The expected reduction of the threshold exceedance is shown in Figure 6. Comprising all ozone threshold exceedance, the so-called AOT90 values (acumulated exposure to ozone over threshold of 90 ppb) are obtained by summing up all ozone exceedances over the area and the period of simulation.


Figure 4: Predicted versus observed diurnal variations of the ground level ozone and NO2 concentrations at the station of Piraeus for case 1. The location of the station is indicated in Figure 1.


Figure 5: Predicted versus observed diurnal variation of the ground level ozone and NO2 concentrations at the station of Athinas for case 1. The location of the station is indicated in Figure 1.

Figure 6: Accumulated exposure to ozone over 90 ppb summed up for the whole model area for meteorological conditions as on case 1 and case 5 predicted with the EZM model.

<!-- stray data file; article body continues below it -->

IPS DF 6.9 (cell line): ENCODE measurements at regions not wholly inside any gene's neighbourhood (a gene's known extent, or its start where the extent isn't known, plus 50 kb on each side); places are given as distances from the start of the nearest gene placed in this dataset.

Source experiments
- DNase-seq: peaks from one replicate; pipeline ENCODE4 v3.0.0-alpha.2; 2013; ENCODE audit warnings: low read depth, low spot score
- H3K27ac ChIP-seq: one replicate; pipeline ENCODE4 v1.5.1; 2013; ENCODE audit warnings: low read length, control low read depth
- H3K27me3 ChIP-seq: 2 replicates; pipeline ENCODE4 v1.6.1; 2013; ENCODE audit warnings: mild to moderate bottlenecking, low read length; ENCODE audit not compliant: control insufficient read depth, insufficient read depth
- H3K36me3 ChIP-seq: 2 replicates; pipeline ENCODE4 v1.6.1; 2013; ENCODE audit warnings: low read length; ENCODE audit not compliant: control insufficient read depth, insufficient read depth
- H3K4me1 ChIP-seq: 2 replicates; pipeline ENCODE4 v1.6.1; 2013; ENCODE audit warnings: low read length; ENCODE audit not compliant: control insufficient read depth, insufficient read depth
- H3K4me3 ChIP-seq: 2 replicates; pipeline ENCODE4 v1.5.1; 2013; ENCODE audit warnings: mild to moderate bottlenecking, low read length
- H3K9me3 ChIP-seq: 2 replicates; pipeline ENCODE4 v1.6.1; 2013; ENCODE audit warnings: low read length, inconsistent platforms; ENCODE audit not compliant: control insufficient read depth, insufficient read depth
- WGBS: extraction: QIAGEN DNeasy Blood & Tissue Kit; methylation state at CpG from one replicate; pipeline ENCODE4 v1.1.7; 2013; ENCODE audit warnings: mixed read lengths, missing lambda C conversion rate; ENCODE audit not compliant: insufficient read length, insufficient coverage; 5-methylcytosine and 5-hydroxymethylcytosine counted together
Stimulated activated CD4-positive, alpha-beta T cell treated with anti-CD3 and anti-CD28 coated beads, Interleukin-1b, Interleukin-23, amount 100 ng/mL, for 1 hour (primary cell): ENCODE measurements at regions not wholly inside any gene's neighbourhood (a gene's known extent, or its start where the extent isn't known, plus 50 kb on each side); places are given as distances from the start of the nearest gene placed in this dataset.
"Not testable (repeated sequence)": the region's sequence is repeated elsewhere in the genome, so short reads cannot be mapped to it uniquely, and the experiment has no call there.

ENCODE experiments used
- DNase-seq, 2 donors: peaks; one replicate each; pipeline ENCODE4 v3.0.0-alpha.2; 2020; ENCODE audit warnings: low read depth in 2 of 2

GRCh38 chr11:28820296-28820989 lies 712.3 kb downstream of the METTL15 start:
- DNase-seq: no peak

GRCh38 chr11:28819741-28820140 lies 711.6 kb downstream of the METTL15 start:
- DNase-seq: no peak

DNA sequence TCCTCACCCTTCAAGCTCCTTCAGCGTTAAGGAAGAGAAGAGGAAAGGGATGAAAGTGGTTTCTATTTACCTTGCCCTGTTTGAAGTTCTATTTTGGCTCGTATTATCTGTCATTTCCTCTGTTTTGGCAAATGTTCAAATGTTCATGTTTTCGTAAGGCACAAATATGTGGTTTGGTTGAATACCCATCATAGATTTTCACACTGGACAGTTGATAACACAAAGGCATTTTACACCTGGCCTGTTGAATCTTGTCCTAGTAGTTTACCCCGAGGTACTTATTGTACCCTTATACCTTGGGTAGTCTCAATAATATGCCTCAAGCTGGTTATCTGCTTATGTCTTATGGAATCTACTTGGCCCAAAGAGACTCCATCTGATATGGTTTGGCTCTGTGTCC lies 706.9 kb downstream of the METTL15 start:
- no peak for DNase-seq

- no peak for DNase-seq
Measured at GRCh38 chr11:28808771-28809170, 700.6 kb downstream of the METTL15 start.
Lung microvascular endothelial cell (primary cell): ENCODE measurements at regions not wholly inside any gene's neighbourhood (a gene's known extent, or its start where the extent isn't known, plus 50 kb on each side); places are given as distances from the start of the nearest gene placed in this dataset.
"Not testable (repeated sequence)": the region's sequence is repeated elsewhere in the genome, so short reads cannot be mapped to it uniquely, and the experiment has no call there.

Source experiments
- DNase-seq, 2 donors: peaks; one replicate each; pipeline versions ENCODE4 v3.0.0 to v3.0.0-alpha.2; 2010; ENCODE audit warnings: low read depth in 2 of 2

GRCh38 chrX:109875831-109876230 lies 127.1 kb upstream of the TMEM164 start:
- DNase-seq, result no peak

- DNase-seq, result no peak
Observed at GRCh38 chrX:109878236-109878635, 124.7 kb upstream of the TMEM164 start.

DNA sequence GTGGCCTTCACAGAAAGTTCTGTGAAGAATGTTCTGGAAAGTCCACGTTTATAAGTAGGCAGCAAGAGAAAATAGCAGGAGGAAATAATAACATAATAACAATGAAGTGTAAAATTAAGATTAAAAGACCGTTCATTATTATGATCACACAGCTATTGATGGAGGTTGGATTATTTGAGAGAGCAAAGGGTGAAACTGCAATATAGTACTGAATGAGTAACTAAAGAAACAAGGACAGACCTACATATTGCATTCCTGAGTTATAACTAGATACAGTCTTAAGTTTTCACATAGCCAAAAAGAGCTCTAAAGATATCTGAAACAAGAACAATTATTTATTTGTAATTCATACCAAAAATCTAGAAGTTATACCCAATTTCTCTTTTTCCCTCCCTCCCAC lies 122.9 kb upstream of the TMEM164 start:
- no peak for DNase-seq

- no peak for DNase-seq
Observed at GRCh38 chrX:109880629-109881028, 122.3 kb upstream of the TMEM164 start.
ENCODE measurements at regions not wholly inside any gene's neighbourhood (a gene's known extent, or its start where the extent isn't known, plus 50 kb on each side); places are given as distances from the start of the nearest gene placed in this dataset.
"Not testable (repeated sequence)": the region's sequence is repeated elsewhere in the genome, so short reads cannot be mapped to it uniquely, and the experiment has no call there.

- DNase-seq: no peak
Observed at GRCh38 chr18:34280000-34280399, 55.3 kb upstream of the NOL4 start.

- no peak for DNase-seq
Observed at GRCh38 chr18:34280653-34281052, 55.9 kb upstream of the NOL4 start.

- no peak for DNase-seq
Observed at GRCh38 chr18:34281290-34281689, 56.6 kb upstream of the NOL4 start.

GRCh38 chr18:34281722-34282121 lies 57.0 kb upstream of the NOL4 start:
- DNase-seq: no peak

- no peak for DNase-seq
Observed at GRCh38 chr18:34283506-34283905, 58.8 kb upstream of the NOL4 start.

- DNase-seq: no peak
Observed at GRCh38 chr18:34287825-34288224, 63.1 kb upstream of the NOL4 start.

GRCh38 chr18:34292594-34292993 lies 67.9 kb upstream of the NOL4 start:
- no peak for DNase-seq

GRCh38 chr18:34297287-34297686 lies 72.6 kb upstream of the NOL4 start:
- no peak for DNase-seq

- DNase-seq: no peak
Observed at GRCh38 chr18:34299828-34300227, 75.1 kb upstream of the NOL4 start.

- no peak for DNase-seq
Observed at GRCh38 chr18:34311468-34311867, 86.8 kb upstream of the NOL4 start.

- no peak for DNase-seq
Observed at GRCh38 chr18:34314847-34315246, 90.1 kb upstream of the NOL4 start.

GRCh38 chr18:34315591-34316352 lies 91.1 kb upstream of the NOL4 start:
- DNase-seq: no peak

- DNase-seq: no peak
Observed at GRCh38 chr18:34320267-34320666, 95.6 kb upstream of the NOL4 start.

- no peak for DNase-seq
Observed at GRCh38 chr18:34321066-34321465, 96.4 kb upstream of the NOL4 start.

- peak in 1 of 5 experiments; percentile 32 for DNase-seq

Figure 7: Dependence of ozone production on NOx and VOC emissions (blue and orange areas respectively) predicted with the EZM model.

As in any other conurbation the implementation of ozone abatement strategies in the GAA basically relies on the reduction of NOx and VOC emissions. In order to distinguish between areas where the production of ozone mainly depends on the NOx concentrations (NOx limited areas) and areas where VOC concentrations are crucial (VOC limited areas) the indicator O3/NOz has been adopted, following a suggestion of Sillman (1995). Values of O3/NOz below 7 indicating VOC limitation are found mainly in the center of Athens whereas values above 7, which indicate NOx limitation, prevail over the surroundings of the city. As shown in Figure 7 the reduction of VOC concentrations over the city area and of NOx concentrations outside the city will lead to the largest ozone decrease.

Conclusions

The reasonably fair agreement between simulation results and observations for both cases considered suggests that the model MUSE is capable of adequately describing the situation in Athens and, therefore, can be used to attain reliable predictions for the emission scenarios.